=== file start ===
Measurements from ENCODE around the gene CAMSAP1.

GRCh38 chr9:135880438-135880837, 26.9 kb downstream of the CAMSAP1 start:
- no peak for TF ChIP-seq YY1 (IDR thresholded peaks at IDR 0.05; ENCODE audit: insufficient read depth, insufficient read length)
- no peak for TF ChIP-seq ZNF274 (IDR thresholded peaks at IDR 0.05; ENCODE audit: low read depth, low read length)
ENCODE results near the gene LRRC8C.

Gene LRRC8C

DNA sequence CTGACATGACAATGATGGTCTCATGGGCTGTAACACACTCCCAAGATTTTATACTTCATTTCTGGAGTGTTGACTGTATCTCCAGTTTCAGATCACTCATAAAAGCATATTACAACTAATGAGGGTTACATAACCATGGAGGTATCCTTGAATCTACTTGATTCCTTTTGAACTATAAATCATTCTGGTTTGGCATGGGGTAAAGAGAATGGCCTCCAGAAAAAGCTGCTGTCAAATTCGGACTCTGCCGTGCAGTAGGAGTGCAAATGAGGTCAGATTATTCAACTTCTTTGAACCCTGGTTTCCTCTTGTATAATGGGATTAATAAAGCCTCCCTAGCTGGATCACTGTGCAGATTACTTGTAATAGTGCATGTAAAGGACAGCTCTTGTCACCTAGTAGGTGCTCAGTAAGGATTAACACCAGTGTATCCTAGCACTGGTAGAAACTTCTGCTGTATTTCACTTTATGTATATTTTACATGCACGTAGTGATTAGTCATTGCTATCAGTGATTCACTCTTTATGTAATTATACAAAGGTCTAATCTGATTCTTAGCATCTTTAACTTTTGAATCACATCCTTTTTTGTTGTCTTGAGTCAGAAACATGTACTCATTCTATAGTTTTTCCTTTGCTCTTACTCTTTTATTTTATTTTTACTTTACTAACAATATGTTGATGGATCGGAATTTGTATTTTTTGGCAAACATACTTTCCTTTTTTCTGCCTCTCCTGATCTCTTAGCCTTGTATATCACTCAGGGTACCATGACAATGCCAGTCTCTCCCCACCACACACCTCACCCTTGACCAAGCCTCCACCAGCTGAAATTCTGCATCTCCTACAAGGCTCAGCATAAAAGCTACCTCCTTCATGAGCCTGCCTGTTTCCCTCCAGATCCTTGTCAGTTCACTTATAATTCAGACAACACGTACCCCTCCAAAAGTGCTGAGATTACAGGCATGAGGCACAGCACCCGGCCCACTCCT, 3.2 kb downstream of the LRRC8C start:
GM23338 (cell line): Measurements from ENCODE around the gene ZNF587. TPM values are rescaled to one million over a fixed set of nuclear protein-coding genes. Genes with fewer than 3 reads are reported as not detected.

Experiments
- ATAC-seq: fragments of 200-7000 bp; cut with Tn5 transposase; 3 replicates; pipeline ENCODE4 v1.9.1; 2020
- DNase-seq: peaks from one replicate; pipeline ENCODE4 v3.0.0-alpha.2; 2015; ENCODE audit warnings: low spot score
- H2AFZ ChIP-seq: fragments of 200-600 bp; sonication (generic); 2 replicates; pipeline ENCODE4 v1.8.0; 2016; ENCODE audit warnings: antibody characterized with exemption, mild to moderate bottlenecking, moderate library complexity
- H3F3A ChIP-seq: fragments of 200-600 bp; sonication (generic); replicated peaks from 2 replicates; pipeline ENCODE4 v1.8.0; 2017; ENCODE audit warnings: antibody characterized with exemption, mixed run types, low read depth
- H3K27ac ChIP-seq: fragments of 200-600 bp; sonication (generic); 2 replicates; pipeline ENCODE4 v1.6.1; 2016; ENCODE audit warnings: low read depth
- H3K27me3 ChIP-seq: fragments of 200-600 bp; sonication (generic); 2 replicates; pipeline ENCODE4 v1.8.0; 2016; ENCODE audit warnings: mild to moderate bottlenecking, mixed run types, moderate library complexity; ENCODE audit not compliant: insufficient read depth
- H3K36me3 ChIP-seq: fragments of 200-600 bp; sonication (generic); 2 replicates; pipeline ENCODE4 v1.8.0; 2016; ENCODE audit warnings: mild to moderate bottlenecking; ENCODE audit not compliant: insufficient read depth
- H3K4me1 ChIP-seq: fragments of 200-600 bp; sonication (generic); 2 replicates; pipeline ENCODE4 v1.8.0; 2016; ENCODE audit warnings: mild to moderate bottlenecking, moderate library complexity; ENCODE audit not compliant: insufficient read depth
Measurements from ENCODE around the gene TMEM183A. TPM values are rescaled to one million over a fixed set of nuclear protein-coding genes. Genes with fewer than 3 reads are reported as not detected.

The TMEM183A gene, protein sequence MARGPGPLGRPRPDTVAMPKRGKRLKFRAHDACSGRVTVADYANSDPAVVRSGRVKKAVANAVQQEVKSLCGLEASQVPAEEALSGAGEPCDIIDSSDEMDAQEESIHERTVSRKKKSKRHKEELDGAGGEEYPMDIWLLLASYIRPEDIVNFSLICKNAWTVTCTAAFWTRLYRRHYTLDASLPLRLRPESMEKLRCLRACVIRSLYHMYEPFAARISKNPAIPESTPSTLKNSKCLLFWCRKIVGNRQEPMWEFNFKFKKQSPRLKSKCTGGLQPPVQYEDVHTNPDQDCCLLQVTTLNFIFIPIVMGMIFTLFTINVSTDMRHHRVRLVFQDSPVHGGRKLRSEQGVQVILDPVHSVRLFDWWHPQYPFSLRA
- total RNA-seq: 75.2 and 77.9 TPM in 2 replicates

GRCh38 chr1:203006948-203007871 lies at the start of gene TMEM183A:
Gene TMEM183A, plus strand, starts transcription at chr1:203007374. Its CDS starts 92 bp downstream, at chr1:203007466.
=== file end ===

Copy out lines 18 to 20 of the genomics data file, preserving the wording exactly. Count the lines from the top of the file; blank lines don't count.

Measurements from ENCODE around the gene TMEM183A. TPM values are rescaled to one million over a fixed set of nuclear protein-coding genes. Genes with fewer than 3 reads are reported as not detected.

The TMEM183A gene, protein sequence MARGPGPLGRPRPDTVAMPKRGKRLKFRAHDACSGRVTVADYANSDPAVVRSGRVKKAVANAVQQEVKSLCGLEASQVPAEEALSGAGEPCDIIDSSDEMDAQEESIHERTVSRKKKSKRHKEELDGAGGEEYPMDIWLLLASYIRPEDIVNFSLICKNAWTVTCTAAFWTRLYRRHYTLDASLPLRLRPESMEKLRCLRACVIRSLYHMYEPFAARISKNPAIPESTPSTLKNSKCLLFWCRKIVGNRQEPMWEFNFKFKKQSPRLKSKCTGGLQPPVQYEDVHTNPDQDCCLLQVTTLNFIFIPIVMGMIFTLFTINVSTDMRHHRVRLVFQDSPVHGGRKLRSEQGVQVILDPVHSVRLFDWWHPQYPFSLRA
- total RNA-seq: 75.2 and 77.9 TPM in 2 replicates